Senior Joel Willison was nervous to premier “The Dutchman” by Amiri Baraka, due to the controversial language and content. The play deals with blackness and discrimination in a way Willison thought the campus needed to see.
The play, written in 1963, is about a white woman named Lula, played by sophomore Katherine Asteriadou, and a black man named Clay, played by junior Jelani Givens II, interacting on a train. Clay first spots Lula outside the train station and is enamored by her witty charm and sultry banter. Her flirtation begins lighthearted, but takes a dark turn once she starts to stereotype Clay.
During the play, Lulu asks why Clay wears a suit when his grandfather must have been a mere slave. Emotions run high as Lula becomes more unhinged and shouts racial slurs, even calling Clay the n-word a couple times. Clay has enough and launches into an impassioned speech about the ways in which white Americans attempt to emasculate and vilify black men.
“The n-word is kept in the play because the language is a part of our past, [and] it is sadly a part of our present. It may continue to be a part of our future. As a production we don’t condone such language, but we’re merely trying to draw attention to it,” Willison said.
Willison sent out a director’s note to Knox students stating that picking this play was not an easy decision because of the hateful and derogatory language used throughout the length of the play.
“[I wanted to] tell the community before they came and saw this play that — heads up — not everyone’s going to be happy with this,” Willison said.
At the talk-back after the final showing, Givens was asked how it felt to be called such language for a whole term, just to put on a show.
“It was hard for me, at the end of each rehearsal knowing that I had these slurs [being] thrown at me — it was a hard pill to swallow. I know [Asteriadou], and I know that she’s not that type of person to [say the n-word] outside of this play,” Givens said.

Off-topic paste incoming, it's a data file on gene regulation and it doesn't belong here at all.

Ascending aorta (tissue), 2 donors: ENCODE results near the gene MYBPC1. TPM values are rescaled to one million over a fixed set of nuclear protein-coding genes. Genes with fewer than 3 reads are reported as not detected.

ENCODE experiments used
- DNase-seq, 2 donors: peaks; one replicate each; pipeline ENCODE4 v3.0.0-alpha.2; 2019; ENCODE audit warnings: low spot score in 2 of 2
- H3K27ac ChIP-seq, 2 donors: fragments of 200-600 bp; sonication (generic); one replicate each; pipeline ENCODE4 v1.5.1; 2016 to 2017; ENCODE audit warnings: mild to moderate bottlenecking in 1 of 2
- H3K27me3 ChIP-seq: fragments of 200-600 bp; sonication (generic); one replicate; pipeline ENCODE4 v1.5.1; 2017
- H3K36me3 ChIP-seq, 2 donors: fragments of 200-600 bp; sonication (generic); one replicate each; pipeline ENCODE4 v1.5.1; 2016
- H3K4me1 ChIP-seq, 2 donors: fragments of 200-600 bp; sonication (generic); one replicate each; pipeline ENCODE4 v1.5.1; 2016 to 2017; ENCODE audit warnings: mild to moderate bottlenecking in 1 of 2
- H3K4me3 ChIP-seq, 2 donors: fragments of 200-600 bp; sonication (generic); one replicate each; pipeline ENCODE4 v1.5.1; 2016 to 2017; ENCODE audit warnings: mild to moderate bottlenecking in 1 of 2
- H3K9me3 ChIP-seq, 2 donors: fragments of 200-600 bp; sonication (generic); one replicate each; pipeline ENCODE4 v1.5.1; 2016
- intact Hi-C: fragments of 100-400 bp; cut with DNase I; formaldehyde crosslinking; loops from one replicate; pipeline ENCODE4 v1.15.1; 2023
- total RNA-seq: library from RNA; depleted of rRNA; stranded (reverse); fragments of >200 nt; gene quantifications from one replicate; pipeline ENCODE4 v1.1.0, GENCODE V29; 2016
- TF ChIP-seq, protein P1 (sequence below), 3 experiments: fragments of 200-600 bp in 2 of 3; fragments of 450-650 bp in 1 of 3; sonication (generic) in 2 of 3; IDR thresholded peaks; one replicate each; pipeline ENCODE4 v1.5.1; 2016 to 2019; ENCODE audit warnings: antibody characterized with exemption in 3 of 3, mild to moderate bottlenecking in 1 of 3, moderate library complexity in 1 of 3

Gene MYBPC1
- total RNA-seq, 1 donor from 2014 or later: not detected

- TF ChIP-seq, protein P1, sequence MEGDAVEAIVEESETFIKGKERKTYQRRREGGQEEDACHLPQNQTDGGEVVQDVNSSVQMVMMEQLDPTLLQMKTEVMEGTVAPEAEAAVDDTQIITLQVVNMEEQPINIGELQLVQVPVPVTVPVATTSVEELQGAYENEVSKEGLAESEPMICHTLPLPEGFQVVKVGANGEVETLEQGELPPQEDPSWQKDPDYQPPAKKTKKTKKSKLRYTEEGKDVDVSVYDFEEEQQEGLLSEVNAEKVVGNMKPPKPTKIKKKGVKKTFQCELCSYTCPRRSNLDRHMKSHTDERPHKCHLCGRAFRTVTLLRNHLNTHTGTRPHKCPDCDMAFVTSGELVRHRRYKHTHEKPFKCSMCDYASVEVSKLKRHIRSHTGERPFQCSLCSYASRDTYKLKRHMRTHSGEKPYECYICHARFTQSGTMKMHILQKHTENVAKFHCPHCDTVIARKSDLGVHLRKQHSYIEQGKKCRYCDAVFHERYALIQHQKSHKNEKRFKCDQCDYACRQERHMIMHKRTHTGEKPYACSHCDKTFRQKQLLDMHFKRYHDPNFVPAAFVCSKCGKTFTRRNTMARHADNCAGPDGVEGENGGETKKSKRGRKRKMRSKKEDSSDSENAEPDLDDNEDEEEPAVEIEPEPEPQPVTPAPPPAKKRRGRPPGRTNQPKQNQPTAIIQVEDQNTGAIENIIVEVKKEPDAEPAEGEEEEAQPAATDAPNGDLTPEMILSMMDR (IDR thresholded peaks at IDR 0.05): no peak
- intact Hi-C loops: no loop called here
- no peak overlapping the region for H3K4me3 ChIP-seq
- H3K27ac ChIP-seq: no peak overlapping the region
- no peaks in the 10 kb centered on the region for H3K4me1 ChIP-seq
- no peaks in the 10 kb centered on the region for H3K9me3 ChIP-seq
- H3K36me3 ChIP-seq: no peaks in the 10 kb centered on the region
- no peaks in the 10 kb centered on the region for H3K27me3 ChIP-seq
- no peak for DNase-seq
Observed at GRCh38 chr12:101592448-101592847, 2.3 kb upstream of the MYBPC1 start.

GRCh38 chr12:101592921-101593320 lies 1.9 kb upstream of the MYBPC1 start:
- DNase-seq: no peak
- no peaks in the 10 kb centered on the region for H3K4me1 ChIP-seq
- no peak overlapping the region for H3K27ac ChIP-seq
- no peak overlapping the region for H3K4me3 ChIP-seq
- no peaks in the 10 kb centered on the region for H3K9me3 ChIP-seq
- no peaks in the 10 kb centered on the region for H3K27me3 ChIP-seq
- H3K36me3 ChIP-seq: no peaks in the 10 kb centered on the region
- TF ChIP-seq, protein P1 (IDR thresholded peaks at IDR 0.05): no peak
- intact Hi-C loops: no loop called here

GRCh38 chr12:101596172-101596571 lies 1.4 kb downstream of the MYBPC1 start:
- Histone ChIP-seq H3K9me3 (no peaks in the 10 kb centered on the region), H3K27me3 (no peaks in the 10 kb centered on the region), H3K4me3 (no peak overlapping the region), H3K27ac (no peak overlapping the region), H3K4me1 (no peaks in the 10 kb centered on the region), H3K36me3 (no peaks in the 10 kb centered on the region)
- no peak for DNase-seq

Once Clay has finally decided that he has had enough of the injustices happening and decides to exit the train, Lula attacks him with a knife and kills him. Lula, along with the rest of the white passengers, leave Clay on the train and ignore him as they exit at the next stop, stepping over him, emotionless.
This was a conscious decision made by the crew, as it is not the original ending that Baraka had wrote in the 60s. Originally, Clay was supposed to be taken off of the train by the passengers. However, the ending has been changed by different productions in the past. Willison said another production of the play had everyone on the train beat Clay to death to make a statement about police brutality. Willison and his crew saw an opportunity to make a statement on what is happening in society today.
“We leave the body on because, nowadays, especially this year, we feel like so many bad things are happening in this world — politically, socially — and we’re not really doing anything. We are just sitting there taking the blows, and we wanted to make a statement on that and say look at what we’re doing, look at what we’re not doing,” Willison said.
The only way Givens was able to get through the emotionally taxing rehearsals was by thinking of the larger impact the play could have for the audience. It was important to him that the play’s message was received by the Knox community.
“There was a level of trust Ñ this entire play was all about trust, but it was a hard pill to swallow … but I know that I said that I wanted to make that impact,” Givens said.
The crew of “The Dutchman” knew the show they put on was not ideologically perfect, as it does focus on some stereotypes of the African American community, such as the stereotype of black men being angry and destructive. The play also negatively comments on other minority groups, like the LGBTQ+ and the Jewish community. However, Willison and the crew felt it was important to shed light on how “Dutchman” relates to society today